Disclosure: Please note this post contains affiliate links.*
This week I was taking a look around the newly released Change of Name Database on TheGenealogist so that I could put together an article for their website when I came across one of my own collateral ancestors in the database. My maternal line includes a number of fascinating Scots that would seem to have had a bit of money and land. This is stark contrast to others in my tree that had very little in the way of property.
I was thrilled, when using this new resource, to discover the official change of name where my 3x great grandmother’s elder brother was being made a baronet and officially registering a change of name from having a double-barrelled surname to a triple-barrelled one of 26 characters long!
You can read the article on Change of Names here.
The reason for my article was to compliment TheGenealogist releasing the new resource for family historians wanting to find ancestors who had officially changed their forename or surname in Britain. Their Change of Name Database covers information gathered from a number of sources including Private Acts of Parliament; Royal Licences published in the London and Dublin Gazettes; notices of changes of name published in The Times after 1861 with a few notices from other newspapers; registers of the Lord Lyon [King of Arms] where Scottish changes of name were commonly recorded; records in the office of the Ulster King at Arms and also some private information.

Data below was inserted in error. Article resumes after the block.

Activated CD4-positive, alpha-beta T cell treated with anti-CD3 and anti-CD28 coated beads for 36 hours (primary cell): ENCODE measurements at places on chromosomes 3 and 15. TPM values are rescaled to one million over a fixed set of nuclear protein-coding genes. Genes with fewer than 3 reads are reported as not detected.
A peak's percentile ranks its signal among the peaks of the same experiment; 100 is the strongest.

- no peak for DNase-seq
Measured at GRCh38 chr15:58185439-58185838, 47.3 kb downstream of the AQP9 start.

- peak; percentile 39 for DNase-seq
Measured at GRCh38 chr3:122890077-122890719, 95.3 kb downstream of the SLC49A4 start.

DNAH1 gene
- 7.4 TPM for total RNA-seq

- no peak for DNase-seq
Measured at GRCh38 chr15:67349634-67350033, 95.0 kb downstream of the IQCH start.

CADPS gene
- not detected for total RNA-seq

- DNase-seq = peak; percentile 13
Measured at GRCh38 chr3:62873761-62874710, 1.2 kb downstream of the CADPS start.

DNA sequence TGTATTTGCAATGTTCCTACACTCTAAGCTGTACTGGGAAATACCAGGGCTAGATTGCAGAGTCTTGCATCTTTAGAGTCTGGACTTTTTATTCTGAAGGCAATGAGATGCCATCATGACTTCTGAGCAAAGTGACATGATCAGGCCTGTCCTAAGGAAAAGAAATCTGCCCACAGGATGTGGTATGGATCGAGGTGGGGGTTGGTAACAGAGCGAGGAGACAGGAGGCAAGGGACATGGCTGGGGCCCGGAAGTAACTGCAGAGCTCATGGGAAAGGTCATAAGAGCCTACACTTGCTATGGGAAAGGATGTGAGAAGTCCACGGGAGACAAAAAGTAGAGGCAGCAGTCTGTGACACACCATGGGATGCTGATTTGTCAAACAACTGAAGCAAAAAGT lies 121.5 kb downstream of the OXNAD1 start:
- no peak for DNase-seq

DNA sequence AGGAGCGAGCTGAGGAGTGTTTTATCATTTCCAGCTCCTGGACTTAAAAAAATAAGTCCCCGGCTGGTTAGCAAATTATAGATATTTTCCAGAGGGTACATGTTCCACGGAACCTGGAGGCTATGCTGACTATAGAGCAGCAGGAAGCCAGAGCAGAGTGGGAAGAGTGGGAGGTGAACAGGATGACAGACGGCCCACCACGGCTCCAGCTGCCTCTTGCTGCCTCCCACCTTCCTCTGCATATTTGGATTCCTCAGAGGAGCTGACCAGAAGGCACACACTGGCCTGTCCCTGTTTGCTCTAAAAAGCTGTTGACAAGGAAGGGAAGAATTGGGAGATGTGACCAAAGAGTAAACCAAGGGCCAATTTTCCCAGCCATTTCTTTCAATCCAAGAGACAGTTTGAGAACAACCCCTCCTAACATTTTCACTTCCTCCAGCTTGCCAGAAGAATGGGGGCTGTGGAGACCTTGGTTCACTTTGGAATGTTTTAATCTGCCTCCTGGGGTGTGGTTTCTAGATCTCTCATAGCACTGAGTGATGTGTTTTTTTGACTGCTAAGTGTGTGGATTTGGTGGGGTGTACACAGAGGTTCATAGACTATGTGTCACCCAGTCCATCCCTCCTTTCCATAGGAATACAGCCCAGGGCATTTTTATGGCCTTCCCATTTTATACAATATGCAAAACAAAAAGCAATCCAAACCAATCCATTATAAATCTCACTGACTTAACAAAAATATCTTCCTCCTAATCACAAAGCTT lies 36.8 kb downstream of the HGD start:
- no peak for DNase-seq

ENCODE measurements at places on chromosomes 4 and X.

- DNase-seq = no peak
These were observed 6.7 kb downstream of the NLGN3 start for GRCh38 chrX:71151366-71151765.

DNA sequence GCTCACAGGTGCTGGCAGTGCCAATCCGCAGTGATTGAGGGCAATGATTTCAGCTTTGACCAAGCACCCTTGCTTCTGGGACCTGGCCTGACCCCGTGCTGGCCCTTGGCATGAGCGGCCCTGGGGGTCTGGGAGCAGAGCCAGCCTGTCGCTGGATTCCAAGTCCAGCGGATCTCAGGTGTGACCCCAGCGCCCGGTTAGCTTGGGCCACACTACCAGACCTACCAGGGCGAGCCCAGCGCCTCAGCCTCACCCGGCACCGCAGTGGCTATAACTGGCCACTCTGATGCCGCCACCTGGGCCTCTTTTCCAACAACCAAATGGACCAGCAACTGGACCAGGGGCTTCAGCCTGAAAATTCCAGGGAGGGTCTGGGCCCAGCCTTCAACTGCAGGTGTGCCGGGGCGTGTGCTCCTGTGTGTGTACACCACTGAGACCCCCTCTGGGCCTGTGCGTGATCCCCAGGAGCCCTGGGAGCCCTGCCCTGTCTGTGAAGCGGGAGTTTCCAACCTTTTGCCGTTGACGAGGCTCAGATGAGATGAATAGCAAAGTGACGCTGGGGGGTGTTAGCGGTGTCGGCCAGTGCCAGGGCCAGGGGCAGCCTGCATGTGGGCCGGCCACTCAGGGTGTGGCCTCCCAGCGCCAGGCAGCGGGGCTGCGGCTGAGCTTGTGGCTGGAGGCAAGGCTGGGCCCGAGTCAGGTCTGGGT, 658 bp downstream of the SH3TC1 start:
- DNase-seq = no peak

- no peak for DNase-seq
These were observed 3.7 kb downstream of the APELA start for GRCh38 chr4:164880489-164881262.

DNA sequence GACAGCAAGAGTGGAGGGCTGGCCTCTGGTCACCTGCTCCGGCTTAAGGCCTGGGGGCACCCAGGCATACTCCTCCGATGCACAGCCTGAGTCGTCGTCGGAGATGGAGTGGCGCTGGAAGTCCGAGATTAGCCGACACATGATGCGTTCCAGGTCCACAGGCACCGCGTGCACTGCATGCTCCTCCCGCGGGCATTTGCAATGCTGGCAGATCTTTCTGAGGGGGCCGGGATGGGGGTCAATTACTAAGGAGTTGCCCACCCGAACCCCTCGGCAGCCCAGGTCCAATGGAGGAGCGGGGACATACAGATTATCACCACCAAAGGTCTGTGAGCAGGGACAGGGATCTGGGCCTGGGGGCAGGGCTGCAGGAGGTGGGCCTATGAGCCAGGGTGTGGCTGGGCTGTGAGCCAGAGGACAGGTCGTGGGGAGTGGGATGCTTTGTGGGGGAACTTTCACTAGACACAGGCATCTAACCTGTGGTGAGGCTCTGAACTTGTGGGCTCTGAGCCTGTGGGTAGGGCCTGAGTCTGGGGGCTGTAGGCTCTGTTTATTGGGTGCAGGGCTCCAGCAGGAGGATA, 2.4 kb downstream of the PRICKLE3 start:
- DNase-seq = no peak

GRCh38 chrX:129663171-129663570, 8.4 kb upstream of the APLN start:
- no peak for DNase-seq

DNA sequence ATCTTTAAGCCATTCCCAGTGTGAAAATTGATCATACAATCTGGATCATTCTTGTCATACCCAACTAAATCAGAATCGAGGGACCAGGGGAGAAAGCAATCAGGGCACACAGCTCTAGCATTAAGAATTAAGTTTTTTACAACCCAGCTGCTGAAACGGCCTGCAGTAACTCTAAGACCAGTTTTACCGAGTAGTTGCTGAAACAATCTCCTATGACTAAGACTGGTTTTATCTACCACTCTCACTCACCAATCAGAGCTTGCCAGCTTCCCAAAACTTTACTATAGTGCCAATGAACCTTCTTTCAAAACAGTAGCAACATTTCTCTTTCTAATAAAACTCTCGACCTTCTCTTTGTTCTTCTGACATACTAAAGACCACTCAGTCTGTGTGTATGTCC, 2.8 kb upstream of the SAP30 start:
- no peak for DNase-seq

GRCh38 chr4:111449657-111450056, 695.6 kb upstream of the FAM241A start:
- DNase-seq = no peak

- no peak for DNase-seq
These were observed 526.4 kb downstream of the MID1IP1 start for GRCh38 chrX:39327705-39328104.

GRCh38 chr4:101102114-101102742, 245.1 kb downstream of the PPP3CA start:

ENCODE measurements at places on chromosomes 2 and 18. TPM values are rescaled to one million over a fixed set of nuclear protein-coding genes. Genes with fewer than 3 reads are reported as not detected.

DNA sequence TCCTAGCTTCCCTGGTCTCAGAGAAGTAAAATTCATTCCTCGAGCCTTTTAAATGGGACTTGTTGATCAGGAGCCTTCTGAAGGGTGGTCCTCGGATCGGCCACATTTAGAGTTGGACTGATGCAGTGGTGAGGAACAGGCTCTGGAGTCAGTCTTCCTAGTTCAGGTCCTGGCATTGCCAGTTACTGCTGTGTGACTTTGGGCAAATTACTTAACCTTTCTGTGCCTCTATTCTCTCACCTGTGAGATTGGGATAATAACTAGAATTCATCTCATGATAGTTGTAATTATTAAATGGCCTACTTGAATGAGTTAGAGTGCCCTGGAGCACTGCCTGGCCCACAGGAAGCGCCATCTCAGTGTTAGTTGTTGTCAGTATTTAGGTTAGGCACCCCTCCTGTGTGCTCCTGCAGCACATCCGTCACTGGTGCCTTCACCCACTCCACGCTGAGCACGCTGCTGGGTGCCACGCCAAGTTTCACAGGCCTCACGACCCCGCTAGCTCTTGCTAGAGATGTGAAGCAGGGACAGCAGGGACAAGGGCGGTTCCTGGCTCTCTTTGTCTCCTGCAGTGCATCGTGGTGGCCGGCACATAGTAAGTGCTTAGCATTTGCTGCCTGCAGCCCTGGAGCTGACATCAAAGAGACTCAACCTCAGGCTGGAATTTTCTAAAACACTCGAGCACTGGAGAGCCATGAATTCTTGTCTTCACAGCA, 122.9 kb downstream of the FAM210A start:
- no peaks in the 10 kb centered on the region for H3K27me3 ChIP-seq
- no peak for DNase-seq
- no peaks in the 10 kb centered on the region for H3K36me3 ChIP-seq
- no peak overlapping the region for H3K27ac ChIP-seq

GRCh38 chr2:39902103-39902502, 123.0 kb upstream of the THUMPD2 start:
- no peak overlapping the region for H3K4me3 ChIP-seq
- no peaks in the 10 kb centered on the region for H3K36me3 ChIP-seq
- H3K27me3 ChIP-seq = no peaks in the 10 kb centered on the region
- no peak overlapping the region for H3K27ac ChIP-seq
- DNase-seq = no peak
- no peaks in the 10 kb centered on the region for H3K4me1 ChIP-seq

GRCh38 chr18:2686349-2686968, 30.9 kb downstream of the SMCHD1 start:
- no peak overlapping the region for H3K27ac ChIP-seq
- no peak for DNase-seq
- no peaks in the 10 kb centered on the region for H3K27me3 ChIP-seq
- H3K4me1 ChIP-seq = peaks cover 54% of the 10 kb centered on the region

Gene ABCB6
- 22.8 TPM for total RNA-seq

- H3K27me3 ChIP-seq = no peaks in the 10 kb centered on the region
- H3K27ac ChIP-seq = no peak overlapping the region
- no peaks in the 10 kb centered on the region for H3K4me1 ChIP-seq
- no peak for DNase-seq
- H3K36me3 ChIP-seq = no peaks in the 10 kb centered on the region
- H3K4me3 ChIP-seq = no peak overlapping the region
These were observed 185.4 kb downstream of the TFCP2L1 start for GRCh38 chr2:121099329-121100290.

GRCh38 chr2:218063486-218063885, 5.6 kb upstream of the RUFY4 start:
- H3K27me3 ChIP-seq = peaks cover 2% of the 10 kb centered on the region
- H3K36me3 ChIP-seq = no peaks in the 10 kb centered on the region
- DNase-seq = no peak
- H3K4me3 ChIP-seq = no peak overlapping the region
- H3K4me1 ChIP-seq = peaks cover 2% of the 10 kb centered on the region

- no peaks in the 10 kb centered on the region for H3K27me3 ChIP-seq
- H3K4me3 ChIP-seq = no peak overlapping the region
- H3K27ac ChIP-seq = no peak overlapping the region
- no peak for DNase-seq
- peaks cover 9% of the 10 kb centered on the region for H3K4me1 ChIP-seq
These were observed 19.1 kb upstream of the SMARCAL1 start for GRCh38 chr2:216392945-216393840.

You can use this database to:
- Discover ancestors that recorded a change of name
- Find what name had been adopted and the name discarded
Their second release this month is to coincide with the return of The Family History Show, York to the racecourse on Saturday 23rd June, which I am attending.
TheGenealogist has now added the Colour Tithe Maps for the North Riding and the East Riding of Yorkshire. Complimenting the already released schedule books and greyscale maps, these colour maps add an attractive visual aid to find where your ancestor lived in the mid 1800s.
The fully searchable tithe records released online allow researchers to:
- Find plots of land owned or occupied by ancestors in early Victorian North Riding and East Riding of Yorkshire on colour maps
- See where your forebears lived, farmed or perhaps occupied a small cottage or a massive estate.
*Disclosure: Please note this post contains affiliate links. This does not mean that you pay more just that I make a percentage on the sales from my links. The payments help me pay for the cost of running the site. You may like to read this explanation here: